Though Rent still feels uncannily modern, times have changed since the rock musical debuted nearly 22 years ago. The HIV/AIDS epidemic that figures so heavily in its story, for example, is no longer front-page news. At the same time, some of the challenges faced by its marginalized characters — discrimination, homelessness, addiction — have steadily gained mindshare in the mainstream consciousness. There's even a case to be made that works like Rent helped to bring that mainstreaming about.
Skyler Volpe believes that those societal changes, far from making Rent somehow less compelling or pertinent, have actually served it well.
"Now, because there's some distance, audiences are able to see the relationships between the characters a little easier and with a little more clarity. It opens your eyes to all of the other things that are happening. The story isn't overshadowed by the disease," she says.
Much like Puccini's La bohéme, the 1896 opera on which Rent is loosely based, the intensity of our response to specific details might wax and wane, but the universalities at its core remain the same.
"Rent is still a story about [people] who are struggling with their place in the world, their own mortality, and how they're going to be defined and define themselves," says Volpe. "Fundamentally, Rent is about this family of friends, how they relate to each other, how they choose to live their lives."
Volpe plays Mimi Márquez in the nationally touring production of Rent, which arrives next Thursday at the INB Performing Arts Center for a four-day, six-performance run. Mimi is an HIV-positive erotic dancer and a struggling heroin addict, making Volpe, who has a background in improv comedy, an unconventional casting choice. Or so it might seem.
"Even though Mimi's 19 and dying and doesn't really know love, she finds so much lightness in that. The first time you meet her is in [the song] 'Light My Candle,' where she's cracking jokes and flirting. Being comfortable with comedy helped me dig into the character and make her likable, ultimately, and make you empathize with her as she goes through the second act of the show, which is really heavy," she says.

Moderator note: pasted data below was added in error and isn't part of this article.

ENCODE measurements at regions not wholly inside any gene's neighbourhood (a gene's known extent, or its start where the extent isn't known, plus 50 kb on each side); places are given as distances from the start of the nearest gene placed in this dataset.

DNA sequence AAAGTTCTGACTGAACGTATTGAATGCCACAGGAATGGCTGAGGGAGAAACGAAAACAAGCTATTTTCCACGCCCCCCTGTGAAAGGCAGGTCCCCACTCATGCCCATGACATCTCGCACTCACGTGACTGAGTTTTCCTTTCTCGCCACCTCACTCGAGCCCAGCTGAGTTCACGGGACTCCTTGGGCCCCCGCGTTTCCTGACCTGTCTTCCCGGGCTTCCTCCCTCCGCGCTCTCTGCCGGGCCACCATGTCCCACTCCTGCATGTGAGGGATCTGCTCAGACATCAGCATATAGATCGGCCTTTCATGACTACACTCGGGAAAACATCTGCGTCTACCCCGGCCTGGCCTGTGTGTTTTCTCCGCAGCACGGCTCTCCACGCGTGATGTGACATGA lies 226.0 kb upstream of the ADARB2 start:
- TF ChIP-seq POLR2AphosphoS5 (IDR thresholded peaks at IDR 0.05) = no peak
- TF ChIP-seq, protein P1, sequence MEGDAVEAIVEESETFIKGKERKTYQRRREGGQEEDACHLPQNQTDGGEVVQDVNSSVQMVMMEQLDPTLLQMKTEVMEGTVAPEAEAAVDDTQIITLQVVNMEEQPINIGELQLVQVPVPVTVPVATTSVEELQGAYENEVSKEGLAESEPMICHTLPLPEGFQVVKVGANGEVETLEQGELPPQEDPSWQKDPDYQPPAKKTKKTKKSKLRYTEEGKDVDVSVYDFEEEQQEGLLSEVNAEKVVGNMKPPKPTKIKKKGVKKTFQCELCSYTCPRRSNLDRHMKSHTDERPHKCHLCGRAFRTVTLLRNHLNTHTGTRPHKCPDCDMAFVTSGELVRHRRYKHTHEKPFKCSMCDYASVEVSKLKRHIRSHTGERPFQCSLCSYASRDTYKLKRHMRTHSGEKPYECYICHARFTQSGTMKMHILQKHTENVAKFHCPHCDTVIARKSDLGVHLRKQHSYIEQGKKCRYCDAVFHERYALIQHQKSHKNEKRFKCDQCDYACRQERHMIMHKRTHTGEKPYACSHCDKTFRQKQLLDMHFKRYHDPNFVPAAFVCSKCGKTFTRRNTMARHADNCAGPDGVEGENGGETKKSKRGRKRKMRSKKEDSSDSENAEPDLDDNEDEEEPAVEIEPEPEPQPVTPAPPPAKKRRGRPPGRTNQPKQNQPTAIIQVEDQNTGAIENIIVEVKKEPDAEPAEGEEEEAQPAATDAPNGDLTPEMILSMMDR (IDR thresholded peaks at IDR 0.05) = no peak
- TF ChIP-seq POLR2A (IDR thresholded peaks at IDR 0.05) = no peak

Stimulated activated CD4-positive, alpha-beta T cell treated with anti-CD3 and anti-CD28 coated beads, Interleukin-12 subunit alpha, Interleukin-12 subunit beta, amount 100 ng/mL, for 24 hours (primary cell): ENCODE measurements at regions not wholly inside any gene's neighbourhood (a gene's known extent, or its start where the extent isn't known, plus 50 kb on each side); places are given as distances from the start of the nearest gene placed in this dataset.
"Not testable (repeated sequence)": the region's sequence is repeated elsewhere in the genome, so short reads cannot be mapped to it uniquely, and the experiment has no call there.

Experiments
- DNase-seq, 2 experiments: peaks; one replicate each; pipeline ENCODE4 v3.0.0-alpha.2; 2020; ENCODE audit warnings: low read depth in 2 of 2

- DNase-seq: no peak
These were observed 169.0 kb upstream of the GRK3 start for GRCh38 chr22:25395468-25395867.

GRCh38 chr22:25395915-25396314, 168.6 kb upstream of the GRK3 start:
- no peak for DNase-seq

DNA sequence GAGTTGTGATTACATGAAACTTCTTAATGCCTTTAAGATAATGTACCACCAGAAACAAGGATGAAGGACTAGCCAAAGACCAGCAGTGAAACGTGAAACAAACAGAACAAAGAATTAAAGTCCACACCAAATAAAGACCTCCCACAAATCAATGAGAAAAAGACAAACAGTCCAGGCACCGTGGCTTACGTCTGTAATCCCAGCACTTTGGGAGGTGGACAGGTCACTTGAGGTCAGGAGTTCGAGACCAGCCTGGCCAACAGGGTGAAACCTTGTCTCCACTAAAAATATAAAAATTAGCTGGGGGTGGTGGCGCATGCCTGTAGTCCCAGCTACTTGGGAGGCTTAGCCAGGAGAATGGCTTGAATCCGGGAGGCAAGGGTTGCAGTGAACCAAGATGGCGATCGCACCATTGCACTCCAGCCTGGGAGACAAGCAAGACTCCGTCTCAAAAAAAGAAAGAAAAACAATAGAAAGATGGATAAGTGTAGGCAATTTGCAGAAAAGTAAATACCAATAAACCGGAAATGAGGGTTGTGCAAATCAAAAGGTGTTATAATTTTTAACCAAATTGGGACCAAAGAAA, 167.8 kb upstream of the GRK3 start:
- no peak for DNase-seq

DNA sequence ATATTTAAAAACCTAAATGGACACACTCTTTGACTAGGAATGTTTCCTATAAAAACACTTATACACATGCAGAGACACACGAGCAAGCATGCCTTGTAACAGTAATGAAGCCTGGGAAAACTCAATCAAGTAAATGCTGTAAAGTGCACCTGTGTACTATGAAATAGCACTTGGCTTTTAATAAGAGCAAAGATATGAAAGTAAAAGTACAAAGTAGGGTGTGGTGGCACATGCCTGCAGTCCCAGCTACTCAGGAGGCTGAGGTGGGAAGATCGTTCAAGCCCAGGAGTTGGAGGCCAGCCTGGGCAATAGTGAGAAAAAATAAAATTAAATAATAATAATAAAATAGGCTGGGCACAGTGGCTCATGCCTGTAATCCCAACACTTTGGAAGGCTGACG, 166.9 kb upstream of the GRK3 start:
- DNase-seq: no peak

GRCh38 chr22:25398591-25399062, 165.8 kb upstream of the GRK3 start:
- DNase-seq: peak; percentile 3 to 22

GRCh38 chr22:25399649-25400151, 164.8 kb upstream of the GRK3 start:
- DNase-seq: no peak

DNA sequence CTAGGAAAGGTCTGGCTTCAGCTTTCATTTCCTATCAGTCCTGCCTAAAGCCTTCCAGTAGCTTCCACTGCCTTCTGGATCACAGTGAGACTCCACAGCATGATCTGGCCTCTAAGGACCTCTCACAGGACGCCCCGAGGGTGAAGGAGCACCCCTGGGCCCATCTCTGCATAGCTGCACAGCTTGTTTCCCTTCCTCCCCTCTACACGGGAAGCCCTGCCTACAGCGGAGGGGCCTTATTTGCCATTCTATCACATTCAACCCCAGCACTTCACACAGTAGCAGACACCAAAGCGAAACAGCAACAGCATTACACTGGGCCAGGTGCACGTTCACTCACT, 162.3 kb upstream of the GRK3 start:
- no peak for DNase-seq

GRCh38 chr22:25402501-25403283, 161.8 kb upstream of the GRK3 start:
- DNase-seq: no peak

But Mimi's fraught emotional situation wasn't the most formidable aspect of the role.
"The most surprising thing was the physicality," says Volpe. "Everyone knows [the number] 'Out Tonight' — it's iconic and it's big and it's loud. We're hanging off of bars. But then, she's dying. So, physically, at the same time I have to convey this person who loves life and feels so alive, and yet she's dwindling. Every second, there's less Mimi. Finding the balance between that explosive energy and the exhaustion that sort of energy entails was really hard."
What's helped to sustain Volpe in meeting the demands of a challenging role during an equally challenging nationwide tour is exactly what sustains Mimi in Rent: a circle of friends in the form of cast- and crewmates, who quickly form a close-knit collective every time there's a personnel change.
"There are definitely times when we're going from bus to hotel to theater and we don't see the town. It gets hard," she says. "But there's really no scenario where you perform Rent, and it's good if the cast and the crew and the band didn't form lasting bonds. You have to go to some really dark places, and you have to be able to trust that everyone's going to be there with you. It's a part of the show and a testament to the show."
In fact, for all the attention that Volpe gets as a lead actress, "the effort that we all put forth together" is the thing she most hopes audiences recognize and take away from the performance.
"The effort of our production mirrors the story arc. When it's great, it's because we're all great. And that's what the story of Rent is — all of these people showing up for each other." ♦
Rent • Nov. 30-Dec. 3 • Thu-Sat, 7:30 pm; Sat, 2 pm; Sun, 1 and 6:30 pm • $39.50-$79.50 • INB Performing Arts Center • 334 W. Spokane Falls Blvd. • inbpac.com • 279-7000